Is there a way to run a bash script on locking the current KDE session?


On KDE and some other Desktop Environments, you can listen on dbus for the interface org.freedesktop.ScreenSaver.

A script to do this would look like this:

dbus-monitor --session "type='signal',interface='org.freedesktop.ScreenSaver'" |
  while read x; do
    case "$x" in 
      # You can call your desired script in the following line instead of the echo:
      *"boolean true"*) echo SCREEN_LOCKED;;
      *"boolean false"*) echo SCREEN_UNLOCKED;;  

Please also see this question for more information.


It might depend on which version of KDE you're running, but if you've got a Notifications Entry in System Settings, then you can use the Screensaver controls to run scripts on both screen lock and unlock.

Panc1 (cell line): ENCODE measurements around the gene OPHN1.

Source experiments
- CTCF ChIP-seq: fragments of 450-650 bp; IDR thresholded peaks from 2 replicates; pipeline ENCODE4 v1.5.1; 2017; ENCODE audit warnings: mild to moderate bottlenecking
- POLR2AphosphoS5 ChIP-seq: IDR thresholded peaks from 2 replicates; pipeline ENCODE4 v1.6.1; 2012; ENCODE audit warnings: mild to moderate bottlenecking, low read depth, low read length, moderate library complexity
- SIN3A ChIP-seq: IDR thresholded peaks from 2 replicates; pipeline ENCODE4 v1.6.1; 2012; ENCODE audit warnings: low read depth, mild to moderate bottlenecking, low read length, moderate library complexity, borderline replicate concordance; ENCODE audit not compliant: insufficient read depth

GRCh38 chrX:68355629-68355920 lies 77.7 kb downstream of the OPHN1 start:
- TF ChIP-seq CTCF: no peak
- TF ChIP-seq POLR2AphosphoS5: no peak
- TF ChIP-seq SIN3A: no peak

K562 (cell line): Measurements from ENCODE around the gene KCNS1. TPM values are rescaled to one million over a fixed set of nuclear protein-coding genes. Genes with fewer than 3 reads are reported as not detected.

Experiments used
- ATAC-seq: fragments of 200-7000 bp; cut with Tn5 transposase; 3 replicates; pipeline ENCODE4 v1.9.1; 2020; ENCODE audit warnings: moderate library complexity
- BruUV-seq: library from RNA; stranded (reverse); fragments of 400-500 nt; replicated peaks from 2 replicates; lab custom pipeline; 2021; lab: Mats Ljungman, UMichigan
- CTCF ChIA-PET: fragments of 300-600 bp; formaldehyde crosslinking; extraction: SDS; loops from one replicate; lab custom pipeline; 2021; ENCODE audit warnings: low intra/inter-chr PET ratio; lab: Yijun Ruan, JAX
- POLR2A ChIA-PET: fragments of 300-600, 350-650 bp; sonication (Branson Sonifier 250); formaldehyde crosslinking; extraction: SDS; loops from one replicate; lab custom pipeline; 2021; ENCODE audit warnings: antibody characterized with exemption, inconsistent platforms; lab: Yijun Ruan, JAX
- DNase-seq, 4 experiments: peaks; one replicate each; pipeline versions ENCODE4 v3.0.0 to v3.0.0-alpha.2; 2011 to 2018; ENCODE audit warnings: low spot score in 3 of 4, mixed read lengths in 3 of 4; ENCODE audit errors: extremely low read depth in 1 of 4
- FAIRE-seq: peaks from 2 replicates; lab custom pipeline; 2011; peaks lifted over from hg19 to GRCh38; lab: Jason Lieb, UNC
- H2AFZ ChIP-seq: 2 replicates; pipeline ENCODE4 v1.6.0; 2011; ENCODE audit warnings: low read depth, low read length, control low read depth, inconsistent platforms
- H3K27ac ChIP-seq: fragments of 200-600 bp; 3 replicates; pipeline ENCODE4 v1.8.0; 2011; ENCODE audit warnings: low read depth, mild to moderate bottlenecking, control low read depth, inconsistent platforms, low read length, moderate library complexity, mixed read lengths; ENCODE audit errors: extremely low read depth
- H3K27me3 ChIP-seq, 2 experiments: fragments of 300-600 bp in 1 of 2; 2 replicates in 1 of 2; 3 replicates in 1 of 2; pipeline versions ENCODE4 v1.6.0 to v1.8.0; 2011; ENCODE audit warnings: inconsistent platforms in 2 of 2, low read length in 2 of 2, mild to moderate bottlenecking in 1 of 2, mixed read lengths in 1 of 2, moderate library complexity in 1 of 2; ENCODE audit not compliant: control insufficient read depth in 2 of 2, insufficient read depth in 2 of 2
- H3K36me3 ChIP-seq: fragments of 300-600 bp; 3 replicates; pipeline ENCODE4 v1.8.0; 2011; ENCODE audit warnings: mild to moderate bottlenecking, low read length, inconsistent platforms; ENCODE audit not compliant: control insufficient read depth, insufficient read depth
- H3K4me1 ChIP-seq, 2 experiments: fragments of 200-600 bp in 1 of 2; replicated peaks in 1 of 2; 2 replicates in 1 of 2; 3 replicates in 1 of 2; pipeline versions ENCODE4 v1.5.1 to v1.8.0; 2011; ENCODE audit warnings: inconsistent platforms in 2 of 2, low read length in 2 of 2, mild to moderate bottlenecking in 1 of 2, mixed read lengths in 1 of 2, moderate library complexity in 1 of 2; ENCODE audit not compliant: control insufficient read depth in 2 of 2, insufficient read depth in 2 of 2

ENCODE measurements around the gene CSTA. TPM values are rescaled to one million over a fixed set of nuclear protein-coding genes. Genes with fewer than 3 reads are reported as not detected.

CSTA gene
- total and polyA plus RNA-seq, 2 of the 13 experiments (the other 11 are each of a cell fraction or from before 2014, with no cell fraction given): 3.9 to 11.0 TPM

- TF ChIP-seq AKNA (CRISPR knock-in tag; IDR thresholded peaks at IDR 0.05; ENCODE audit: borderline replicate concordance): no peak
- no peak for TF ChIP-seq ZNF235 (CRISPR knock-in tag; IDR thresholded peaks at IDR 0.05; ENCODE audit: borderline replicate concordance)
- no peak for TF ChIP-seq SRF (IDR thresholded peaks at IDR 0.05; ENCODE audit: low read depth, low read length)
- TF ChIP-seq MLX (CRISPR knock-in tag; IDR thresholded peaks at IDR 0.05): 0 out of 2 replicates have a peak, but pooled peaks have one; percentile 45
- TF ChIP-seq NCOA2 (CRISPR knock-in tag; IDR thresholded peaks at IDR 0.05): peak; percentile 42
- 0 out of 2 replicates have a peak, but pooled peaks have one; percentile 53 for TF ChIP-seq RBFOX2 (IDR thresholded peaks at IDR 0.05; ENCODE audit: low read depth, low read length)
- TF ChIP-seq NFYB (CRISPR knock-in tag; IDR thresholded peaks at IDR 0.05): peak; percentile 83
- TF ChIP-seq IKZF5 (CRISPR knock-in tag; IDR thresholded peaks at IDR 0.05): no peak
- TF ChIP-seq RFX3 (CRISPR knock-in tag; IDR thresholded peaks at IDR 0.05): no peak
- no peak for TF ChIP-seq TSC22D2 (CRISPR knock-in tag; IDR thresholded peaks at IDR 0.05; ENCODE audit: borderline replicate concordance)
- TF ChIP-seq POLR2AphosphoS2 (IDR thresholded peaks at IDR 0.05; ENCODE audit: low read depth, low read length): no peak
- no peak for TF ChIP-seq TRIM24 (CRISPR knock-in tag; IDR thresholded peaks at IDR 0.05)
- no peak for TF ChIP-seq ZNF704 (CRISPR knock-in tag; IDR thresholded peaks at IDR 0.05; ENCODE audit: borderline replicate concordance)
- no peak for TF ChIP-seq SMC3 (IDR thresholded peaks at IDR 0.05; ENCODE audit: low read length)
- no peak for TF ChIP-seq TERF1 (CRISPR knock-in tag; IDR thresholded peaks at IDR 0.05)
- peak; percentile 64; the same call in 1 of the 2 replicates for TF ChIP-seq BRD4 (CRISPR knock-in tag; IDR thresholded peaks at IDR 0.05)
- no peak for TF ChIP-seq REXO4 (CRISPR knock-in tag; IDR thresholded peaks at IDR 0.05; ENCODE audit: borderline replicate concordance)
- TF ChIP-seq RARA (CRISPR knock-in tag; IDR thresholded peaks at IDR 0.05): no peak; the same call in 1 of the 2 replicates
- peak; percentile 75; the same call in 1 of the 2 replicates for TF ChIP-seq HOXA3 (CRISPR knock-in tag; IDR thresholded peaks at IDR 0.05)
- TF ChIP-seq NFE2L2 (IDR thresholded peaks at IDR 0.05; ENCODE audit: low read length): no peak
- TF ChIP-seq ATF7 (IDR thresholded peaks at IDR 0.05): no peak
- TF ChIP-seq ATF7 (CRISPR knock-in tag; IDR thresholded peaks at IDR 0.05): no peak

KDE Notifications System Settings Module


One workaround I can think of is (if you normally use a keyboard shortcut to lock) to rebind the keyboard shortcut from lock to instead execute your script, then locking the session, which can be achieved using this command in your script:

qdbus org.freedesktop.ScreenSaver /ScreenSaver Lock

However, I'm not on kde, so can't test it.

If you don't use a keyboard shortcut, I think it will be harder to do this. One possible method is forking the locking program to look for a script and execute it.

  • Although this looks like a hack, I prefer this answer to the dbus monitor solution, since it does not require the script to be running during the complete session. Especially if you are doing something security sensitive (e.g. close ssh keys), you will not notice a terminated dbus monitor script (and in the example you would leave keys in memory). – Till Schäfer Nov 6 '19 at 18:52

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